Running full speed to the finish line, pausing to catch his breath, and visualizing his supportive friends who give you a source of motivation are all moments that senior Brandon Hayman experiences in his life.
Hayman’s running journey began when he started running and training individually and with his Nobel Middle School track group, Students Run Los Angeles (SRLA). His running abilities have dramatically improved physically and mentally since then.
Hayman decided to start running in 2010 when he was in sixth grade. For his first year at SRLA, he spent his time training with his friends.
At first, Hayman considered himself to be the slowest person on the team because other runners would constantly surpass him. Moreover, despite his one year of training with others, he endured several struggles when he participated in his first marathon, the Los Angeles Marathon.
“All I wanted to see was the finish line and get the race over with. I moved slower and slower with each mile that passed by. The runs I did for a minute turned into ten seconds at best, and one minute walks turned into ten minute crawls,” he said.
However, Hayman still had motivation to run, considering that the marathon would test his abilities as a runner. Also, it allowed him to see his improvements from when he first started. With the results of the marathon, Hayman decided that there was still plenty of space to improve.
During his free time, Hayman would run a few miles on a weekly basis, but slowly increased his running distance over a period of time. After a while, he began to run three times a week, which showed improvement. In just two years, Hayman became the fastest person in the group. Throughout his training, he refused to give up.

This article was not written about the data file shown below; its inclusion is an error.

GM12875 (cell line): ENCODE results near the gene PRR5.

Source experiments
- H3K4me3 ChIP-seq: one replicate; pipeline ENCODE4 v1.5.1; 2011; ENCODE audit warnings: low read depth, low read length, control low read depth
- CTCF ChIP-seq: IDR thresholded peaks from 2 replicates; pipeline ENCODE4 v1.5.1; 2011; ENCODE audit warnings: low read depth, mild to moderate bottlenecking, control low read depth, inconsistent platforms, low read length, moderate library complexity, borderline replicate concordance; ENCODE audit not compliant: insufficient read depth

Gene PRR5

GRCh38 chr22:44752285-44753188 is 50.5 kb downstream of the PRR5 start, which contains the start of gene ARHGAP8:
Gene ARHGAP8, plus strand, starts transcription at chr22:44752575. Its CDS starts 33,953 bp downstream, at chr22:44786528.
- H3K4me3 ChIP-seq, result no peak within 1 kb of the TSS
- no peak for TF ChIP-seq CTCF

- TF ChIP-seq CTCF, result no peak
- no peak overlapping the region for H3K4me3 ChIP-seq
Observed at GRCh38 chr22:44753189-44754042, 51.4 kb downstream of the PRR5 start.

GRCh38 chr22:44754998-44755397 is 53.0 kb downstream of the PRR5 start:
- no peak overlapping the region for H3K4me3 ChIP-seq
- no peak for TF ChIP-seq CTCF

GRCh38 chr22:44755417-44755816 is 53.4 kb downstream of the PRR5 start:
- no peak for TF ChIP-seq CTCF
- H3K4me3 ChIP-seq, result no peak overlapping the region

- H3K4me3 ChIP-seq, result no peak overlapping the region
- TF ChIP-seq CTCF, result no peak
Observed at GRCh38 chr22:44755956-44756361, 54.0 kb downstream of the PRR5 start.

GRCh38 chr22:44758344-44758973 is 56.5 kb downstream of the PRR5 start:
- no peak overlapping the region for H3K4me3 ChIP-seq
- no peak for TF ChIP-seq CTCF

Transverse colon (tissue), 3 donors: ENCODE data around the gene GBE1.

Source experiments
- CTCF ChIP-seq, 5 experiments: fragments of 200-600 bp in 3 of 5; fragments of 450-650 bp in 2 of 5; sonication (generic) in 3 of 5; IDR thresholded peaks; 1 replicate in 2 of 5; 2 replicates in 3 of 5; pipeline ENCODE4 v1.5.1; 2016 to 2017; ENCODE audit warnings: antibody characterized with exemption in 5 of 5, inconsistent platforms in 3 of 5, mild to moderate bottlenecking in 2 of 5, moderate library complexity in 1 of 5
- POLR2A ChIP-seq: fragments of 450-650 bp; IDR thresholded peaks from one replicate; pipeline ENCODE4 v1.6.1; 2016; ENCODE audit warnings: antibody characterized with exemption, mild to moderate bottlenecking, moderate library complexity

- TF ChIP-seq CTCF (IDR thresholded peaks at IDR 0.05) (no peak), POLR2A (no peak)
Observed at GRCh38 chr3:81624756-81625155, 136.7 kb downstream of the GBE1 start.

“As long as you have the heart and soul to run and are willing to dedicate the time and effort while maintaining a patience for the sport, I promise you, you will improve with time,” Hayman said.
After staying with the group for several years, Hayman was promoted to being a SRLA leader in his junior year. In his group, Hayman is in charge of ten or more middle schoolers who share the same passion for running. His position in SLRA allows him to hone his leadership skills because his job required him to take care of his trainees.
“Over the course of the year, I have come to really bond with the kids and it makes me the happiest getting to see them finish their first marathon, the one that I had the honor to train them for,” he said.
Running has also taught him the potential he has to succeed. Although Hayman struggled at some points, he found ways to maintain his motivation and positivity. Instead of creating outrageous goals, Hayman created small stepping-stones that helped him get to where he is today.
“I give all my thanks and love to SRLA, all of the parents and teachers who dedicate their time and effort to help the children succeed, and the kids themselves for following through with such a huge commitment that changes their lives forever,” he said.